In brief: An illustrated book about many infectious diseases and those who discovered them, and made ground-breaking changes.
The good: A succinct insight into some of the figures behind the big breakthroughs.
The not-so-good: Not terribly in depth…and a few typos.
Why I chose it: I like infectious diseases and I liked the way this book covered summarised topics.
Publisher: Welbeck Publishing
Setting: All over the world
Rating: 7.5 out of 10
If there is anything remotely good to come out of the COVID-19 pandemic, it’s the number of medical non-fiction books that have been reprinted, amended and written. Contagion is a very easily accessible book that starts with the spectrum of infectious disease and how it occurs from microbe to cell via resistance and natural selection. It then counts down notable epidemics, pandemics and infectious diseases throughout the ages, right through to COVID-19. Notably, it also details pioneers in the field of infectious disease, from Pasteur to Nightingale right through to Warren and Marshall. As with many of these books, there is some information on COVID-19, but as the book was published in 2020, it’s old news. This definitely isn’t anyone’s fault, but it just goes to show how much progress we’ve made in learning about COVID-19 since then.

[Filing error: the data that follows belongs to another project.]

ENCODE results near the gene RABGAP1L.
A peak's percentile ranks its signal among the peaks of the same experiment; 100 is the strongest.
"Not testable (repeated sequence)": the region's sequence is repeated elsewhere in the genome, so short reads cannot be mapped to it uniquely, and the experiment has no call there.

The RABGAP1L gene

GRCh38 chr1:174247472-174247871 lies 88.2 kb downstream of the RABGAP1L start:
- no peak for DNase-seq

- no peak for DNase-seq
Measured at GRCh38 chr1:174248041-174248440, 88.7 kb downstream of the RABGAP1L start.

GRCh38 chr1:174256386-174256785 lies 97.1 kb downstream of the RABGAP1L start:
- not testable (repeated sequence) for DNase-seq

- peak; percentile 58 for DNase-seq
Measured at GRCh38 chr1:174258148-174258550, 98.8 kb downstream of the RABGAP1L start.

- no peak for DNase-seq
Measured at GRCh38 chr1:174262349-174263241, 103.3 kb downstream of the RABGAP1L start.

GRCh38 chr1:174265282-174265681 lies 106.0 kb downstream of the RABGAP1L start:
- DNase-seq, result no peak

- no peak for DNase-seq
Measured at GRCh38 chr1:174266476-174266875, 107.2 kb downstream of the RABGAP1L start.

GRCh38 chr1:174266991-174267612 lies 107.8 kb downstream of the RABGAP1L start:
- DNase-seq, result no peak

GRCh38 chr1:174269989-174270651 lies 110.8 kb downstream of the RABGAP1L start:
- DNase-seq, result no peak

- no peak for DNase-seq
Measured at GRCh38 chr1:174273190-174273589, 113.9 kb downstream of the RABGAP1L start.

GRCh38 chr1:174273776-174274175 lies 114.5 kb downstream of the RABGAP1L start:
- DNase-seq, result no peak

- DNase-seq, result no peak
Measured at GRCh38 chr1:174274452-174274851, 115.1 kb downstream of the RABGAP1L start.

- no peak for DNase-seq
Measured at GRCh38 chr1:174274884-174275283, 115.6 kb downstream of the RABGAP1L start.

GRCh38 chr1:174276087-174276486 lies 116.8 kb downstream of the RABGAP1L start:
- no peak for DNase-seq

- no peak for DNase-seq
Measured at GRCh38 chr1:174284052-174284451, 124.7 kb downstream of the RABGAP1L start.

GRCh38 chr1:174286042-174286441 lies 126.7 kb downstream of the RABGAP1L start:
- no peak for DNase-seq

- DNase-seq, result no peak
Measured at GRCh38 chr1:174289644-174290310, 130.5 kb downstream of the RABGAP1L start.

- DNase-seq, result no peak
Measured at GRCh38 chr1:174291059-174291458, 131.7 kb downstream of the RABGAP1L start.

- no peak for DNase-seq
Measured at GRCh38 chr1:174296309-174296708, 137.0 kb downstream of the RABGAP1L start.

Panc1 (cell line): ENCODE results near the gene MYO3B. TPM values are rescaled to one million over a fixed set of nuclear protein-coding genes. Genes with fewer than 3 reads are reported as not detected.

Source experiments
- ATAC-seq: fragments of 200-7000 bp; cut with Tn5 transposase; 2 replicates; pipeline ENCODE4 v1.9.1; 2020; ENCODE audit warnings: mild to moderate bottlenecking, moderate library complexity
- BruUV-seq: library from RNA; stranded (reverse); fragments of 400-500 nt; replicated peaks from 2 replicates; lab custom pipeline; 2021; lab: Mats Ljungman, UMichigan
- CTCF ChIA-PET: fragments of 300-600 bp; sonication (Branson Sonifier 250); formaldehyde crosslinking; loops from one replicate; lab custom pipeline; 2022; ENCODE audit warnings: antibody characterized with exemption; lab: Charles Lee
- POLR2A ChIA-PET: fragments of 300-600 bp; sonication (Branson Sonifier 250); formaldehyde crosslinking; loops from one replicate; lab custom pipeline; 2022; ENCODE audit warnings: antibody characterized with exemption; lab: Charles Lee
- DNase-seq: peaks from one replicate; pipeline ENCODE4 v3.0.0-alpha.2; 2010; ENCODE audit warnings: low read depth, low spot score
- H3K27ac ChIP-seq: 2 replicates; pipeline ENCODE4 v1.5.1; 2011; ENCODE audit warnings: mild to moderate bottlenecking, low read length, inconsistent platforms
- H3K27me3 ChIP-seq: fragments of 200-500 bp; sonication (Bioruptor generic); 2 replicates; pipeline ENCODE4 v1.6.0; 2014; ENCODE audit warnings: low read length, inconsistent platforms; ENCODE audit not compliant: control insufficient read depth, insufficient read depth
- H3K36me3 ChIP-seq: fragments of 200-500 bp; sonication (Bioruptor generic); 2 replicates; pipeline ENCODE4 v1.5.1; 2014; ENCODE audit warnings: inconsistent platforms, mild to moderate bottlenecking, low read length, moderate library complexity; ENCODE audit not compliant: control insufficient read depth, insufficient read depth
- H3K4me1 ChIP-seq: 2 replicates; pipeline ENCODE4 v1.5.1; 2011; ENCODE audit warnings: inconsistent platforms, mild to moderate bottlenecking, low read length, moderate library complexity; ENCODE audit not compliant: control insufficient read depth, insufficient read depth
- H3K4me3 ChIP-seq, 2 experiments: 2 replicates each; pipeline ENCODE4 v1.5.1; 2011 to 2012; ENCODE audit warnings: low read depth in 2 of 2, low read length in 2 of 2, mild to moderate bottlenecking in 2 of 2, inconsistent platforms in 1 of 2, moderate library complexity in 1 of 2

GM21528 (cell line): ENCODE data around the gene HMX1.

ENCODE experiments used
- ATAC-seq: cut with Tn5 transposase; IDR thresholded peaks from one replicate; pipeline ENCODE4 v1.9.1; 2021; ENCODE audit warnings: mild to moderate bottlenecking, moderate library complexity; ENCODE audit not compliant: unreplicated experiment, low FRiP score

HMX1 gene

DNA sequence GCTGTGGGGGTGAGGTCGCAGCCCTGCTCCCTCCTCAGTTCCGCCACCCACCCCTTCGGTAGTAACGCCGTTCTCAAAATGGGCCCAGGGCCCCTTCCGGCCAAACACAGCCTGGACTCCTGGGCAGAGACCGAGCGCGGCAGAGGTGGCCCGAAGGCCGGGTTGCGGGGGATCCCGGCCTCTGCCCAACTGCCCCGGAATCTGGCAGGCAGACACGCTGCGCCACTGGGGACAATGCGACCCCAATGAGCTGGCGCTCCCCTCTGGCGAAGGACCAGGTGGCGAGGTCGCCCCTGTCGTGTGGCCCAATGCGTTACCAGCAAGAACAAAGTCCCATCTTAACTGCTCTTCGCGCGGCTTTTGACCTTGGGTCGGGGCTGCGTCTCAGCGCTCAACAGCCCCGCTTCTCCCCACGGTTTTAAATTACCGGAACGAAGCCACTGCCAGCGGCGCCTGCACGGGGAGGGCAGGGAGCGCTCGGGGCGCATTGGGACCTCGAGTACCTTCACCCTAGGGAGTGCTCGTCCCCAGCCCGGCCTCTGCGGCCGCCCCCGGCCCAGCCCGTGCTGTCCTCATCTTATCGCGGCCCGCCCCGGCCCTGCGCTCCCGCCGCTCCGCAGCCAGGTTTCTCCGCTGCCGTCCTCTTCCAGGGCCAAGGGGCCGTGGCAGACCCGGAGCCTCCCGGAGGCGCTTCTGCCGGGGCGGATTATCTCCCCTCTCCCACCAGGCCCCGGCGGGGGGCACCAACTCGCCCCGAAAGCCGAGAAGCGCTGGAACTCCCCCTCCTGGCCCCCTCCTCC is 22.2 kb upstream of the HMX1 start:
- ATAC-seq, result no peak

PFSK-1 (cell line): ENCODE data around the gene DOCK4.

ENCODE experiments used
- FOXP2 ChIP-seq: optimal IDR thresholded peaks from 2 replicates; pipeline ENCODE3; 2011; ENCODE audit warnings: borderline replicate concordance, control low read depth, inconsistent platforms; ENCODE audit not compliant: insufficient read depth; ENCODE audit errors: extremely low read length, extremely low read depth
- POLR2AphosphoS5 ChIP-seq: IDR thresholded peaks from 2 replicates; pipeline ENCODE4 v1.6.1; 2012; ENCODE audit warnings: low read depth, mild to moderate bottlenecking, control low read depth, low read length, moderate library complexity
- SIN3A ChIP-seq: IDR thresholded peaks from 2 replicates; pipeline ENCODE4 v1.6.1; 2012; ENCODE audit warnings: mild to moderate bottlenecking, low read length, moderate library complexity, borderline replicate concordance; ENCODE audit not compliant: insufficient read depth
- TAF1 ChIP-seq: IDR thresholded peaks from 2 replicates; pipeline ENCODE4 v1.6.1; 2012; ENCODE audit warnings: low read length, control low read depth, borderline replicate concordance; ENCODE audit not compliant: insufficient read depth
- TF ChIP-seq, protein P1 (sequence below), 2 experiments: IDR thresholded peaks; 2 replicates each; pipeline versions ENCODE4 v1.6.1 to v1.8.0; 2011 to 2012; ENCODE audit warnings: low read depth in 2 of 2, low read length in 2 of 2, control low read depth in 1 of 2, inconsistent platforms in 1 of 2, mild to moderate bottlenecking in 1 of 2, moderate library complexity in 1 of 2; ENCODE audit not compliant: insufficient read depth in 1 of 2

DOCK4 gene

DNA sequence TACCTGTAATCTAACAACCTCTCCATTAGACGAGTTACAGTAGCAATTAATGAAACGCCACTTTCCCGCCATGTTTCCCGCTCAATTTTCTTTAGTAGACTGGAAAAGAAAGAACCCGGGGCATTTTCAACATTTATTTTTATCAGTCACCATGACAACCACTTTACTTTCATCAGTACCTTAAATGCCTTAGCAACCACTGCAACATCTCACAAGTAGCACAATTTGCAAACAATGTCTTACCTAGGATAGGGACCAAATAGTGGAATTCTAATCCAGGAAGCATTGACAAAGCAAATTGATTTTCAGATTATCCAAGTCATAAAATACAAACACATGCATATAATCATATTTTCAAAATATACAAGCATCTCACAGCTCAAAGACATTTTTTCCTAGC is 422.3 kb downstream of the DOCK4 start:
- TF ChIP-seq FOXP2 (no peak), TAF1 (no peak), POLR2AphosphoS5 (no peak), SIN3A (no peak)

There are 33 chapters covered in Contagion, which does sound daunting but really isn’t. Each chapter is approximately four pages, supplemented with diagrams, graphs and pictures relating to the topic. The short chapters make this book very easy to pick up and read a couple of chapters. It’s also very easy to read a lot at once, or skip through to topics you wish to know more about. The book is aimed at the average person who isn’t a medical professional and successfully avoids jargon. It also clearly presents the disease, its distinguishing features and how it is treated. It’s all very interesting and links together gains in knowledge and techniques as the years creep by. I liked how the book chose to cover infectious diseases that aren’t really discussed in similar books, but where lifechanging research has been done. For example, the story of Barry Marshall and Robin Warren who discovered the bacterial cause of stomach ulcers, H.pylori, has a chapter devoted to their discovery. Even though I know this story well, I still learned some new points. The only part of the book that was a let down for me were several typos where sentences just didn’t make sense. In the Marshall and Warren chapter, Robin Warren changes name to Wright briefly which wasn’t great. I understand there was pressure to get this book out in a timely fashion but it was annoying! Despite that, Contagion is an interesting, easy to read book